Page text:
Weighing in on “Canadian exceptionalism”

I really love the group blog and #twitterstorians movements in History, and I wish we were similarly motivated in literary studies. Sometimes just clicking through the links in Andrea Eidinger’s weekly history roundup is enough to leave me with the same feeling of exhilaration I’ve received from the very best conferences I’ve attended. Historians know how to generate energy online.

And it finally occurred to me to contribute something. This week’s Borealia post is mine, drawn from material that is developed further in my forthcoming book. In the post, I discuss exceptionalism as a deeply ingrained and inescapable part of Settler Canadian identity, exploring its contemporaneous presence in political, religious, and nationalist discourses.

. . . Exceptionalism is premised on this fundamental if sometimes unspoken or secularized belief that the God of Israel gave the world to industrious Western peoples so they could do with it as they pleased. In Canada, this vision was officially consecrated into statehood with the adoption of Psalm 72:8 as the basis of the national motto in 1867: “He shall have dominion also from sea to sea, and from the river unto the ends of the earth.” This is the same essential idea that John Locke so carefully developed in his second treatise on government, where we find what is generally treated as the definitive argument in defense of the supposedly natural rights of English colonists to conquer and acquire the world. According to Locke, the seizure of land and paranoid control of resources is not a “prejudice to any other man,” and even if “God gave the world to men in common… it cannot be supposed he meant it should always remain common and uncultivated. He gave it to the use of the industrious and rational.”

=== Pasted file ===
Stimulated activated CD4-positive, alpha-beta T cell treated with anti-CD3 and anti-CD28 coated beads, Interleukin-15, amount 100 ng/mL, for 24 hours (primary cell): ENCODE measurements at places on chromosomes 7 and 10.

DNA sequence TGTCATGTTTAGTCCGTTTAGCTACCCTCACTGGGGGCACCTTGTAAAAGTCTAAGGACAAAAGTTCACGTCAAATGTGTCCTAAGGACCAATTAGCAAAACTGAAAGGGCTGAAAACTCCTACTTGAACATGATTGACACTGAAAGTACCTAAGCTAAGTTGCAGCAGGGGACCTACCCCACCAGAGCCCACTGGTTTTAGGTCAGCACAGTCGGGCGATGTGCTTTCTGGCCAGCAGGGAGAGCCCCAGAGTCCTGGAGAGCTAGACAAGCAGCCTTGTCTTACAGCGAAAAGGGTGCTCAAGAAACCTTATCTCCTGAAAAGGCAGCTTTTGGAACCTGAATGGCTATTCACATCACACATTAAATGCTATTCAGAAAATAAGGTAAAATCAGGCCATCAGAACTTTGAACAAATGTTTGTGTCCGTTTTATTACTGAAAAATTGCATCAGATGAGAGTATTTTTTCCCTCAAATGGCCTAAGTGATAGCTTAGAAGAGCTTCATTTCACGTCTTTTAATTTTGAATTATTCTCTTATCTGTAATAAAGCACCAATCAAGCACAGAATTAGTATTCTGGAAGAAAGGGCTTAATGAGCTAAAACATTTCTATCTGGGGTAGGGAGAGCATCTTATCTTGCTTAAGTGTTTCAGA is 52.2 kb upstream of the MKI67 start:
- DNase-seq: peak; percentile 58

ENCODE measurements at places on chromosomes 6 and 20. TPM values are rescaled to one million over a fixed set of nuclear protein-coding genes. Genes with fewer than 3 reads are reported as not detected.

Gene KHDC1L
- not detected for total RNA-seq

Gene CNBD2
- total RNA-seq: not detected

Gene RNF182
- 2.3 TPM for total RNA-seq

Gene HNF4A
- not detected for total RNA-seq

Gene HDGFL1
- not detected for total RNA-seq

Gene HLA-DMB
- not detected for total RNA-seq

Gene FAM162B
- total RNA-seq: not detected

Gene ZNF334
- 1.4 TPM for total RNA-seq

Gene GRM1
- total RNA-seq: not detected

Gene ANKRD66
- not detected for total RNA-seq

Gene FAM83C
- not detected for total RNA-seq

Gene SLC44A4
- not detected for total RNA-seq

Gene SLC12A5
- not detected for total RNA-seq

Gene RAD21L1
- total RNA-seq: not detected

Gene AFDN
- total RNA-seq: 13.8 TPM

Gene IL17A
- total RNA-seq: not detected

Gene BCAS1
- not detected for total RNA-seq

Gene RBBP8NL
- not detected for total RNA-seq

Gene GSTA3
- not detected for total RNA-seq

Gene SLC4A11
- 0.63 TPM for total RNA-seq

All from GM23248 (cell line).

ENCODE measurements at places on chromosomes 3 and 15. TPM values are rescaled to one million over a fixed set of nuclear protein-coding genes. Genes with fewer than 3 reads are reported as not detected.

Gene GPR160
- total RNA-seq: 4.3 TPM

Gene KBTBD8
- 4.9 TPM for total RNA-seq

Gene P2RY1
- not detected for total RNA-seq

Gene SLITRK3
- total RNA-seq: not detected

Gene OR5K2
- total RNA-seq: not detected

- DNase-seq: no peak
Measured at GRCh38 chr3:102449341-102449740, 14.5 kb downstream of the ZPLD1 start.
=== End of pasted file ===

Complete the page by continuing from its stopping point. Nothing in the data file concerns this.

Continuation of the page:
The creation of Canada was another aggressive consolidation of this self-aggrandizing mythology against “the common pot” of Turtle Island – the Indigenous perspective of land as a shared territory capable of equally sustaining all kinds of beings across generations. By adopting “A Mari Usque Ad Mare” as their unifying motto, the founders of Canada expressed their conventional belief in the right of “exceptional” people like themselves to acquire and dominate the world, signaling, too, a belief in their own principal and essential place in what was, to their minds, a predestined but unfinished tale of Western deliverance. If, decades earlier, the American Revolution had robbed the world’s most exceptional people of their supposedly “natural” right to dominance over the lands and resources that some now call the United States, those exiles had persevered in their search for the so-called promised land, casting their gaze upon the Canadian “wilderness” and on the great material bounties that were waiting in its depths. . . .

I’m grateful to Keith Grant and Denis McKim for allowing me to hang out with the historians for the week. Click through to their site to read the whole piece.

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